[Python-Dev] Temporary Constantification
Guido van Rossum
guido at python.org
Mon Jun 26 00:36:11 CEST 2006
On 6/25/06, Eric Sumner <kd5bjo at gmail.com> wrote:
> It seems to me that the main reason to provide constantification (in a
> switch statement or anywhere else) is to be able to optimize execution
> by caching the result locally for later use. The problem comes from
> trying to determine exactly when and how a value gets calculated, as
> most values in Python are subject to change.
Actually, most values tend *not* to change -- it's just hard for the
compiler to prove this to so that it can use that fact.
For example, in practice, builtins don't change. Imported objects
(modules, and things you import from modules like constants, functions
and classes) don't change. Defined functions and classes don't change.
Manifest constants don't change. (*In practice*, you should add in all
> If, however, there was a mechanism by which a cache could be
> invalidated when its value changes, the only remaining difference
> between cached and non-cached values becomes their execution speed and
> memory usage (and possibly impact on the execution speed of other
> code). Thus, I propose a 'cached' keyword much like the static and
> const proposed keywords.
In all (or nearly all) the use cases that were considered so far, the
problem is more that the programmer knows that a certain expression
isn't going to change, but the compiler doesn't.
The problem is more that we'd like to be told (preferably at compile
time -- but runtime is better than not at all) if we assume that
something is a constant where in fact it is subject to change.
> In general, a cached value can be used (rather than re-evaluating the
> expression) if:
> - The expression has no side effects,
> - The result of all operations is deterministic, and
> - None of the expression parameters have changed since the cached
> value was generated
> The first two can be determined at compile-time without too much
> difficulty (except possibly function calls, I'll get to those in a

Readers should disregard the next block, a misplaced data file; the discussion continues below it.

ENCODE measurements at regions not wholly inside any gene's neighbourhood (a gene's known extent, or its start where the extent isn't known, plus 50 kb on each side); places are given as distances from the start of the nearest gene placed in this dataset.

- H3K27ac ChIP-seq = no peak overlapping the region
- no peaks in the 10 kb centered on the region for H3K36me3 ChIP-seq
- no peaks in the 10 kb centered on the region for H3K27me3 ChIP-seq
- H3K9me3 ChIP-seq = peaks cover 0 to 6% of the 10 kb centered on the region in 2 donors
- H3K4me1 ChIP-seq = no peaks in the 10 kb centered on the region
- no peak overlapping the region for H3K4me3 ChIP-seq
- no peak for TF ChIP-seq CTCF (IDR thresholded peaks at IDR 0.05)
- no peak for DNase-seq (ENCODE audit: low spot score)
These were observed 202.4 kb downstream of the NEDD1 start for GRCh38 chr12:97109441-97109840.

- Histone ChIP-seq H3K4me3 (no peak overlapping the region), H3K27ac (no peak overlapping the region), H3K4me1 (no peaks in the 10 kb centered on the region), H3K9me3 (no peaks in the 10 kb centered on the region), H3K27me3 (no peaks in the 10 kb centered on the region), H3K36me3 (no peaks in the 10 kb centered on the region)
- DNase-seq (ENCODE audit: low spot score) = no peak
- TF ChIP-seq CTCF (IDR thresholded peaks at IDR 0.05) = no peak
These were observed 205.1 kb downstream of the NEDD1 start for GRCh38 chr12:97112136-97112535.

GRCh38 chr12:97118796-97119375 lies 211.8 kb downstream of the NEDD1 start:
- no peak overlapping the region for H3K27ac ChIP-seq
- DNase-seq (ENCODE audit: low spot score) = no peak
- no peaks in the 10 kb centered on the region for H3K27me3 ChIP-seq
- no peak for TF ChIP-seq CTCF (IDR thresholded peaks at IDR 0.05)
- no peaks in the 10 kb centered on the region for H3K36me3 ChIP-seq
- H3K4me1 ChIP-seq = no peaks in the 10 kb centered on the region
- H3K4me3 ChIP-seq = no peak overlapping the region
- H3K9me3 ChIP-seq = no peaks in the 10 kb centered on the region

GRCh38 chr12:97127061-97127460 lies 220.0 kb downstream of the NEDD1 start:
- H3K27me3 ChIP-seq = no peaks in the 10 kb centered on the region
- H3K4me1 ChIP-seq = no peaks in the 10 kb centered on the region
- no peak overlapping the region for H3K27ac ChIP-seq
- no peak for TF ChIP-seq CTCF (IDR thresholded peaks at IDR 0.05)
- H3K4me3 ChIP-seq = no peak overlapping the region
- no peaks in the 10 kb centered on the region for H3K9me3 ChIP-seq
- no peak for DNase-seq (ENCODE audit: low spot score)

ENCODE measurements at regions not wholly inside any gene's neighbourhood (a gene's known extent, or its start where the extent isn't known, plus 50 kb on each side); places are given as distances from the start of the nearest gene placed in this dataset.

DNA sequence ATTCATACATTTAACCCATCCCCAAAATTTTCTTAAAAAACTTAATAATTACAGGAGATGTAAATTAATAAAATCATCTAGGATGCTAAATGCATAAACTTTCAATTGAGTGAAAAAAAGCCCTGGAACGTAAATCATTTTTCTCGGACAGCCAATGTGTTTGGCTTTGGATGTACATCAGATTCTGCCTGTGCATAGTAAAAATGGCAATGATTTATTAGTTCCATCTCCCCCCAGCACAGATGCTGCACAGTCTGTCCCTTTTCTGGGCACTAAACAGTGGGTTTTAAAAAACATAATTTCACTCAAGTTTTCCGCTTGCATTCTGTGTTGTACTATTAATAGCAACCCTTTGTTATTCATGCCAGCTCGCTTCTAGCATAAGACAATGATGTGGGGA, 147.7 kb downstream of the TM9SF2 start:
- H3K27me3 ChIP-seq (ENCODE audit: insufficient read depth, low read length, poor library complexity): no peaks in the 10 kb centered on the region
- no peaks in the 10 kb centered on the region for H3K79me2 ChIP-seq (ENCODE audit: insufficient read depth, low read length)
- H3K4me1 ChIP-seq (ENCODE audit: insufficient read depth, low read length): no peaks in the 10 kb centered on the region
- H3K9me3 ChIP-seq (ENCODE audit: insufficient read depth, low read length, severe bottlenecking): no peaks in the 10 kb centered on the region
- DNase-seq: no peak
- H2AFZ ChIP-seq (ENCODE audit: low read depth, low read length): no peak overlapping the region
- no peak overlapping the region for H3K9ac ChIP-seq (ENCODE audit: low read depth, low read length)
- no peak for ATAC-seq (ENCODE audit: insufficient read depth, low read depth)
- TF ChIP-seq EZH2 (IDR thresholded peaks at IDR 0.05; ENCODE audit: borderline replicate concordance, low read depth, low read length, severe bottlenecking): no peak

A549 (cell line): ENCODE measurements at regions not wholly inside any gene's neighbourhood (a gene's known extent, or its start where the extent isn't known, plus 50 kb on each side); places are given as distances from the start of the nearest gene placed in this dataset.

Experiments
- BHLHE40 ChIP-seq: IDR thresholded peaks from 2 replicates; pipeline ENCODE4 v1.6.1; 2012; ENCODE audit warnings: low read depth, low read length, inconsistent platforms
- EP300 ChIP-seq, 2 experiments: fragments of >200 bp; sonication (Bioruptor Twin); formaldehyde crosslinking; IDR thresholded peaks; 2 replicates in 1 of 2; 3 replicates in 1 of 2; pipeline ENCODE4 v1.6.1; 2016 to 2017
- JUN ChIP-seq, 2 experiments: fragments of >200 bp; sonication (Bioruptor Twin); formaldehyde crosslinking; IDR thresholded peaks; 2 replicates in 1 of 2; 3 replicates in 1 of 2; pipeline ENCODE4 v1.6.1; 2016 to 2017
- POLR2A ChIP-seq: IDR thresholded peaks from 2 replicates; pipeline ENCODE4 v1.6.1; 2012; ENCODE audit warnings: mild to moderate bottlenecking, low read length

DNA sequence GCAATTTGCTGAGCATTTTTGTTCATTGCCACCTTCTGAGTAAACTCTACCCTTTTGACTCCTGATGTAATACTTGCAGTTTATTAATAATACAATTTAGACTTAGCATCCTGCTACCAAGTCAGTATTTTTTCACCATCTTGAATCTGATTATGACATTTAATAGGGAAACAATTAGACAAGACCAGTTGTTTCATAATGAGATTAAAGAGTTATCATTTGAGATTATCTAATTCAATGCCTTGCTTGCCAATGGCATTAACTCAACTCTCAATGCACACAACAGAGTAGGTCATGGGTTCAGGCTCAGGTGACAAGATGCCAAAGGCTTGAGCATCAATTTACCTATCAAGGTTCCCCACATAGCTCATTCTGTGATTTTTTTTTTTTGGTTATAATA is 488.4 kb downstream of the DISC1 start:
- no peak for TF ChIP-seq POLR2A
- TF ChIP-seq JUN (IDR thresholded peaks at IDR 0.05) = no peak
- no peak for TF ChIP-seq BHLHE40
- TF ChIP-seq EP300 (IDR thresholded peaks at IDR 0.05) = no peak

> minute). The hard issue here is knowing when parameters have changed.
> These fall into two different categories: literals and name lookups.
> Immutable literals don't cause a problem, and mutable literals always
> have a side-effect of generating a new object. There are two ways to
> determine if name lookups have changed:
> 1) Cache all the parameters, and check them against the current values, or
> 2) Be notified whenever one of the parameters changes.
> The first option requires a bunch of name lookups whenever the cached
> value is considered, which is exactly the problem that caching is
> supposed to fix. To implement the second, each name in each namespace
> needs a list of caches that depend on the name, and all name binding
> operations need to check the list and mark all dependent caches
> invalid. This is a small performance penalty whenever any name is
> rebound, and a large penalty whenever a watched name is rebound.
> Function calls can safely be considered volatile, but this would
> invalidate many of the uses for caching. Instead, each function has
> an immutable property of being either volatile or deterministic. Each
> deterministic function call maintains its own cache which is
> invalidated if the name to which the associated function (or any of
> its parameters) is rebound. Thus, if a function is rebound to
> something volatile, it does not force continual re-evaluation of other
> sub-expressions. Functions should be assumed to be volatile unless
> specified otherwise (probably via a decorator).
> I'm not particularly familiar with the internals of Python, so I'm not
> able to actually assess the feasability or performance implications of
> this proposal, but I think it basically covers the problem.
Unfortunately, a mechanism that would let you register a callback for
when a particular variable or attribute used in a cached expression is
used, is pretty hard to implement without affecting the performance of
code that doesn't use it. I'm afraid this is not a very likely path
towards a solution.
--Guido van Rossum (home page: http://www.python.org/~guido/)
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